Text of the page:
Summary

Conflict Period:
World War II 1
Branch:
Army Air Forces 1
Rank:
Colonel 1
Birth:
05 Sep 1917 2
Death:
24 May 1989 2
More…

Related Pages

Connect me or another page to Gwynne S Curtis jr?

+
View more similar pages

Pictures & Records (1)

Add Show More

Personal Details

Edit
Full Name:
Gwynne S Curtis jr 2
Birth:
05 Sep 1917 2
Death:
24 May 1989 2
Residence:
Last Residence: Las Cruces, NM 2
Edit

World War II 1

Branch:
Army Air Forces 1
Rank:
Colonel 1
Service Start Date:
June 1941 1
Service End Date:
1961 1
Edit
Social Security:
Social Security Number: ***-**-8358 2

Looking for more information about Gwynne S Curtis jr?

Search through millions of records to find out more.

Stories

GWYNNE SUTHERLAND CURTIS JUNIOR

The Distinguished Career of Gwynne Sutherland Curtis Jr.

Gwynne Sutherland Curtis Jr. was born on 4 September 1917 in Dallas, Texas. He began his college education at the University of Texas at Austin and later secured an appointment to the United States Military Academy at West Point, New York and graduated with the Class of 1941. His West Point his classmates gave him the nickname "Pooge".

Gwynne S. Curtis Jr. was married shortly after graduation at the West Point Cadet Chapel to Cornelia Ann Buckman of Langhorne, Pennsylvania.

Second Lieutenant Gwynne S. Curtis Jr. was initially commissioned in the Army Coast Artillery but was detailed to the Army Air Corps for Primary Flying School at Randolph Field, Texas. He graduated from Advanced Flying School at Kelly Field, Texas and then was commissioned in the U. S. Army Air Corps as a pilot.

Lieutenant Curtis served in the defense of Iceland, April 1942 to Jun 1944 as a P-40 and P-39 fighter pilot and engineering officer for the 33d Fighter Squadron at Reykjavik, Iceland. There he was engaged in flying defensive patrols over the north Atlantic. On August 14, 1942, then Lieutenant Curtis, flying a P-40C and 2nd Lieutenant Elza Shaham, flying a P-38F, shared in the destruction of a Focke Wolf FW-200C-3 to obtain the first United States victory over a Luftwaffe aircraft.

Gwynne Curtis returned to the United States in 1944, going to multi-engine flight school at Mitchell Field, New York and trained in A-26 Marauder light bomber aircraft. He was then assigned to the Pacific theater at Okinawa in April-July 1945. He was there assigned to the Seventh Air Force, 319th Bombardment Group (Light). He flew combat missions over Japan and China, attacking airdromes, shipping marshaling yards, industrial centers, and other objectives. During this assignment, he received a Bronze Star for meritorious service in combat, the Air Medal, and the Army Commendation Medal. Following World War II, he commanded Yontan Air Force Base, Okinawa until January 1946.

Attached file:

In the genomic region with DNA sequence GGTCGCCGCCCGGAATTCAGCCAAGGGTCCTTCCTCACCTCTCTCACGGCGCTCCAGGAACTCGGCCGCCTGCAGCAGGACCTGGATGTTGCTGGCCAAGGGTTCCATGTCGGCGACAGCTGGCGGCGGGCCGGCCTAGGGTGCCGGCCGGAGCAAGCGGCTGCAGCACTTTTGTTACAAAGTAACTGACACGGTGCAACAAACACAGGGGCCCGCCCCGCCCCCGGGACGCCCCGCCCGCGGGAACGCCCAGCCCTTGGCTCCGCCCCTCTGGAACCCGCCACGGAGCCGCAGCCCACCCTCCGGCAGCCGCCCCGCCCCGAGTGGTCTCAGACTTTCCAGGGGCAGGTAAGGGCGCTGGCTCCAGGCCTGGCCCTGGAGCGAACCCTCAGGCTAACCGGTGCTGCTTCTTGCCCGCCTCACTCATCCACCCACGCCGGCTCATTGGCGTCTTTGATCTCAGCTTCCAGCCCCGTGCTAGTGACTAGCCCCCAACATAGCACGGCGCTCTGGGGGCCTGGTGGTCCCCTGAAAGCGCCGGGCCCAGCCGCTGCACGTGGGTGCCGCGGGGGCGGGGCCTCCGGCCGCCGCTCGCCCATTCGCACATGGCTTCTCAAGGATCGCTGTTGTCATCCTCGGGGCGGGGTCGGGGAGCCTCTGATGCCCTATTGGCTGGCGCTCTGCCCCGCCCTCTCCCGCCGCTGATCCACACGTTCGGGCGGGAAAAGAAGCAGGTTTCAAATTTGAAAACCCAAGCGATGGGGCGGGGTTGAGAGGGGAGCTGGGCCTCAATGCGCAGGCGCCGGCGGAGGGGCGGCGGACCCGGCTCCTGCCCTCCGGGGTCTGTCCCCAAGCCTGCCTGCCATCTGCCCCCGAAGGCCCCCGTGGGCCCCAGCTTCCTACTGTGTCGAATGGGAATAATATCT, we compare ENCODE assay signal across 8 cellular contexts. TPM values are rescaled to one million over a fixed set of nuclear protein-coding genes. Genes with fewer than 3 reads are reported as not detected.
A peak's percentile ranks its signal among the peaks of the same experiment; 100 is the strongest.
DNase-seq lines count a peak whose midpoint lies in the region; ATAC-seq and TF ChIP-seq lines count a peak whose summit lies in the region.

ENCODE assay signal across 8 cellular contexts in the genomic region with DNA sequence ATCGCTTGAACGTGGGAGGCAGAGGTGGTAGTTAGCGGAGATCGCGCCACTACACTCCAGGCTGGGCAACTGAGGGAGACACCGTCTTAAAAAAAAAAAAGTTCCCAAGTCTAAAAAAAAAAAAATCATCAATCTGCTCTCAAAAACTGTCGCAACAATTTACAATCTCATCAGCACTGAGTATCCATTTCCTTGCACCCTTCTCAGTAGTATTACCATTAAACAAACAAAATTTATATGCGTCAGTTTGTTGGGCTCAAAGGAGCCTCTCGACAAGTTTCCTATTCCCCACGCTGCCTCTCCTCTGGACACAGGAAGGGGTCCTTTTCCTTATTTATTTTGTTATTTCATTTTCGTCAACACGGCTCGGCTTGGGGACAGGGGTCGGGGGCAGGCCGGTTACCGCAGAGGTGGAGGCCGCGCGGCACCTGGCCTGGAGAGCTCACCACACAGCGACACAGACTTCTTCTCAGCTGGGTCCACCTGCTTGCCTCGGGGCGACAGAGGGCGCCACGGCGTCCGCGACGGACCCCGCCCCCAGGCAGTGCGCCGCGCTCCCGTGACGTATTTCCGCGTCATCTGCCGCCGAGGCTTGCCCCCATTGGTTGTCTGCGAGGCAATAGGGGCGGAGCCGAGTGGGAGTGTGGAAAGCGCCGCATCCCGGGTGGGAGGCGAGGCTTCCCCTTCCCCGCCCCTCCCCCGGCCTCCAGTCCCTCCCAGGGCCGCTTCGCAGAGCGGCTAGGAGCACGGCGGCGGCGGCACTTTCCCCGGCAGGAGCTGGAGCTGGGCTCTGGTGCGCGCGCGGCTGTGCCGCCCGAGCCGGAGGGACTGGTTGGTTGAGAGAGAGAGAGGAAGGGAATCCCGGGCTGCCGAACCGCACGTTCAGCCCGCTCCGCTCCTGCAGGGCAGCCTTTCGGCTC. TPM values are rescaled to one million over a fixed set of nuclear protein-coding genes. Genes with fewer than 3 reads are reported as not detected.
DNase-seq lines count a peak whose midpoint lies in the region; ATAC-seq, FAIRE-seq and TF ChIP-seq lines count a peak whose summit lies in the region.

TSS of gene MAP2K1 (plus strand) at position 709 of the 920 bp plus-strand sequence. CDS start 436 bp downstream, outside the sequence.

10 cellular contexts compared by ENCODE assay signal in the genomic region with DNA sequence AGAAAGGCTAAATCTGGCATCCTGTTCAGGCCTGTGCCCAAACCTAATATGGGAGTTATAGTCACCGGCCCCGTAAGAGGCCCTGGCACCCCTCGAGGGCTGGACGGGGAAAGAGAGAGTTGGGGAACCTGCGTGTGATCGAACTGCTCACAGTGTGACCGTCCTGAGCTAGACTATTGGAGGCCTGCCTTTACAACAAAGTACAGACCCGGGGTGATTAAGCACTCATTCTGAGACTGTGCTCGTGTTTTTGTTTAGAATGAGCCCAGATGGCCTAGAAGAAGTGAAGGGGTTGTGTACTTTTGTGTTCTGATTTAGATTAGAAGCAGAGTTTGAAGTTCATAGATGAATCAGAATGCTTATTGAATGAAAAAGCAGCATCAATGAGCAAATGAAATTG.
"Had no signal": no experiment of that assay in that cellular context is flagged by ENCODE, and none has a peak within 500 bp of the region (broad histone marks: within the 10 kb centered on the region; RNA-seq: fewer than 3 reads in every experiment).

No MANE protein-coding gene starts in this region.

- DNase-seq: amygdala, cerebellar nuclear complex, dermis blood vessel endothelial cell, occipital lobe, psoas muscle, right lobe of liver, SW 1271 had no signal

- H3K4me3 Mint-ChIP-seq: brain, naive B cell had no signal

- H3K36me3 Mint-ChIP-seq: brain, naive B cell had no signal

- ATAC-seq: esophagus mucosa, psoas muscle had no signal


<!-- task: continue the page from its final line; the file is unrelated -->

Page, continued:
In January of 1946, now Major Curtis was reassigned to Hawaii and became the Seventh Air Force Operations Officer, A3, at Hickam Field, Hawaii. MAJ Curtis later joined with General Thomas D. White’s staff of the Seventh Air Force at Hickam Air force Base, Hawaii as assistant chief of staff, intelligence, and headquarters commandant.

In 1947 Major Gwynne S. Curtis Jr. was assigned to Wright-Patterson AFB, Ohio, Bomber Flight Test Division. He attended Experimental Flight Test School and became a test pilot. MAJ Curtis was involved with early flight research and development of B-36, B-47and B-58 bombers. He was on temporary duty in California when the flight-testing of jet aircraft began to move to Muroc Field in California (now Edwards Air Force Base). It was during this time that Chuck Yeager made the first flight breaking the speed of sound in a Bell X-1 aircraft. G. S. Curtis flew the then top secret data of that historic flight to Washington D. C.

On 20 January 1949 at the White Sands Missile Range, MAJ Curtis conducted the first flight of the Matador, the Air Force’s first guided missile. The Martin MGM-1 Matador was the first operational surface-to-surface cruise missile built by the United States. It was similar in concept to the German V-1, but the Matador included a radio link that allowed in-flight course corrections. This allowed accuracy to be maintained over greatly extended ranges of just under 1000 km. To allow these ranges, the Matador was powered by a small turbojet engine in place of the V-1's much less efficient pulsejet. When originally introduced, the Air Force referred to them as bombers, and assigned them the B-61 designation. It was later re-designated "TM-61", for "tactical missile", and finally "'MGM-1" when the US Department of Defense introduced the Joint Designation System in 1963.